Community Development Funds for Rural America

NOV 4, 2011 4:55pm ET

For over 60 years, the Rural Housing Service, part of the Department of Agriculture's Rural Development Mission Area, has been supporting the community development needs of rural America. By providing essential credit access to areas in which low population density has hindered capital formation and infrastructure development, RHS helps foster the economic stability needed to sustain rural America, preserving its vital contribution to our nation's prosperity, security and success.

To ensure the effectiveness of efforts to improve capital access in rural areas, RHS over the past two years has reevaluated programs from both delivery and beneficiary perspectives, and made important enhancements, including re-engineering the Section 502 Single Family Housing Guaranteed program such that fees are expected to offset losses allowing the program to facilitate rural borrowers' access to credit while mitigating costs to the taxpayer, increasing flexibility in lending programs for better responsiveness to changing economic conditions, and actively emphasizing loan modifications and workout solutions designed to keep homeowners in their homes.

Our programs are far-reaching. The single-family housing, multifamily housing and community facilities service areas are closely integrated through the 47 state offices and 500 area offices that comprise our field office structure. This integration enables better resource management, improved data gathering and, most critically, more responsive interaction with the communities we serve. With a budget authority of $1.3 billion, RHS leveraged a program level of approximately $27.2 billion in loans, loan guarantees, grants and technical assistance in FY 2011. In undercapitalized rural economies across the nation, the significance of this level of commitment can hardly be overstated.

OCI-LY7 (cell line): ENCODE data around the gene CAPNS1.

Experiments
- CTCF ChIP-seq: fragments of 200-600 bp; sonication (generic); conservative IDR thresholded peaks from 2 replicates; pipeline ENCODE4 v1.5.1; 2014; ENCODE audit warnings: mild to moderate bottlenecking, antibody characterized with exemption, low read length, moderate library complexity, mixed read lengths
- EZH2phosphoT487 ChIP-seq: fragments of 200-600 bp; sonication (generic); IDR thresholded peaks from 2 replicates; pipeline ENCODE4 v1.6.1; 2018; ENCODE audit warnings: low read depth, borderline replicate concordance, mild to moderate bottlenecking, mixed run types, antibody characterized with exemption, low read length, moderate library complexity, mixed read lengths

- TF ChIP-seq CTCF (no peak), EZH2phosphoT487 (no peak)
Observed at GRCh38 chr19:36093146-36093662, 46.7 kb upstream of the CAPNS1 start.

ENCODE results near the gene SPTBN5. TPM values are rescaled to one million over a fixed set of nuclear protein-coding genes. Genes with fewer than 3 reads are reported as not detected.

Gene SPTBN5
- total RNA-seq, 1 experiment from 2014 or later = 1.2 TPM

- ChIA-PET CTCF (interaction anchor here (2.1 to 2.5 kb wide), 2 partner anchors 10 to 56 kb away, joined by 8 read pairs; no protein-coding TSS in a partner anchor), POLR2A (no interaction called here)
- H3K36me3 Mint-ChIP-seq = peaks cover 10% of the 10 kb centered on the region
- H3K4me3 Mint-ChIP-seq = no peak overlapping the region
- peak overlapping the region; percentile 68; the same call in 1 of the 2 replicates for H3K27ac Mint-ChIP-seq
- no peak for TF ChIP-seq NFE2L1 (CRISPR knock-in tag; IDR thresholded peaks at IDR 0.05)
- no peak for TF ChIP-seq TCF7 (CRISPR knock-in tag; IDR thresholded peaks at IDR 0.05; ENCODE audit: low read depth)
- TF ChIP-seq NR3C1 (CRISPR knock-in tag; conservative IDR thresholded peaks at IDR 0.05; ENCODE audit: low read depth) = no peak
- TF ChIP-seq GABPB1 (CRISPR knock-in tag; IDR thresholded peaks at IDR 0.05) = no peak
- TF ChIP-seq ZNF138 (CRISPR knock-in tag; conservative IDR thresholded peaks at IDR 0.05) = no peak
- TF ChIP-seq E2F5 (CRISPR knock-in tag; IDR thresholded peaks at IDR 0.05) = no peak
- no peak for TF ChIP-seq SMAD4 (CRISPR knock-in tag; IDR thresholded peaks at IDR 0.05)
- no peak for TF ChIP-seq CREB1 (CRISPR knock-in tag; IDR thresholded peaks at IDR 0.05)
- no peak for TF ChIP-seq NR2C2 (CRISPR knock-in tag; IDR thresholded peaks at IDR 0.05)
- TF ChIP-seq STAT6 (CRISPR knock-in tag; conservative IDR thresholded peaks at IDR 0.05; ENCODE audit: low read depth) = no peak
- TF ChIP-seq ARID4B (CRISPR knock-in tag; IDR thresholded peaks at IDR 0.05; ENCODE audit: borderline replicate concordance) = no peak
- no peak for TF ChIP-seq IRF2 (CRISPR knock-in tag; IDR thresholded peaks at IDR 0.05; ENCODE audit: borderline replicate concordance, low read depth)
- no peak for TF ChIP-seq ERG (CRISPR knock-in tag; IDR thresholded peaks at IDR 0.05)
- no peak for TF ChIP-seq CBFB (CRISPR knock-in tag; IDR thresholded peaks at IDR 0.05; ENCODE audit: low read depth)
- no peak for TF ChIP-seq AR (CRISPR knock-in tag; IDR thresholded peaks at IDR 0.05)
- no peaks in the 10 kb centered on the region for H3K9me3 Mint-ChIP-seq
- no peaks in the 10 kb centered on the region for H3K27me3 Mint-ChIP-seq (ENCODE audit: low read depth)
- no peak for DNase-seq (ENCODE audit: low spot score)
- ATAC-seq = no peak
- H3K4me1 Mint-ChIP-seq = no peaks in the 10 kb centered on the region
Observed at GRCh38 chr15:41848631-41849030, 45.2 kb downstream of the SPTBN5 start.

Since FY 2008, the program level for the Section 502 Single Family Housing Guaranteed program has increased almost fourfold. The strategic realignment of the fee structure, lowered the cost of new guarantees and has helped the program expand to the current program level of $24 billion from $6.2 billion in fiscal year 2008. The number of loans provided families throughout rural America more than doubled from 63,833 in FY 2008 to 129,560 in FY 2011. In the three years from FY 2009 to FY 2011, this program spurred $49.7 billion in new loans, making the dream of homeownership a reality for more than 395,000 Americans with limited credit access. Looking forward, the 2012 budget proposes a $24 billion program level for the Section 502 loan SFH guarantees which is anticipated to fully meet demand. The 2012 fee structure will be a 1.97% upfront fee and an annual fee of 0.3%.

For the Single Family Home Direct Program in FY 2008, 15,199 loans were made totaling $1.17 billion. In FY 2009, the number of loans increased to 16,820 and the total loan amount grew 26.9% to $1.48 billion bolstered in part by the housing provisions within the American Recovery and Reinvestment Act. ARRA's influence was also felt in 2010, as the number of loans and the loan amount rose to 22,266 and $2.17 million, respectively, the latter a 46.4% increase versus the previous year. In the three years from FY 2009 to FY 2011, more than 52,000 SFH Direct loans with obligations totaling $4.79 million were made to very low and low-income rural Americans.